Better Decisions, Less Stress
Searching for the source of conflict in your team? Take a look at the decisions you and your leadership make—it could be the cause of mismanagement and misalignment.
“Where there is unresolved or mismanaged conflict, connect the dots to see how the issues relate to ineffective decision-making or misaligned choices,” writes Marlene Chism for Smartbrief. “When leaders understand the power of decision-making and the ripple effect of choices, they can shape the culture, drive growth and reduce costly mistakes.”
Here are three ways a leader’s poor decision-making can affect your team:
- Clarity and confusion. If you aren’t clear about the decision-making process within your team, you risk misunderstandings and increase the potential for conflict, writes Chism. When this happens, the natural response is to take action and find a solution for the conflict, but this might not always be the right solution.
“Remind yourself that conflict isn’t the problem, mismanagement is,” she explains. “Slow down. Notice your discomfort and your urge to take immediate action, but wait until you can clearly describe the current situation with facts instead of assumptions.”
- Choices versus decisions. If you’re conflating making a choice and making decisions, you might be making it harder on yourself to make decisions. Choices are tactical, but decisions are strategic and give direction, and often made in advance.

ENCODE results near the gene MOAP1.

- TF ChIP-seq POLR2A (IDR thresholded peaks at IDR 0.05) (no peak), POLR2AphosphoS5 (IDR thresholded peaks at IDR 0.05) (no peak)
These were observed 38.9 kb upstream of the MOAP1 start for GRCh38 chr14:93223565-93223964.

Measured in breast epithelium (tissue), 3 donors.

“When faced with what seems like a difficult choice, first look at previous decisions to help make your choices easier. Look at mission, vision, values, characteristics and policy, then be guided by the decisions already made,” Chism explains.
- Bad motivations. Sometimes, choices aren’t always based on past guiding decisions. Unfortunately, bad choices are made based on avoiding risk, convenience and caving under pressure, which leads to conflict and mismanagement.
“Become aware of your actions and ask whether you were aware of your choices at the time or whether you taking the path of least resistance,” explains Chism. “Better decision-making means better choices, and better choices means better conflict management, and better conflict management means higher productivity and less stress.”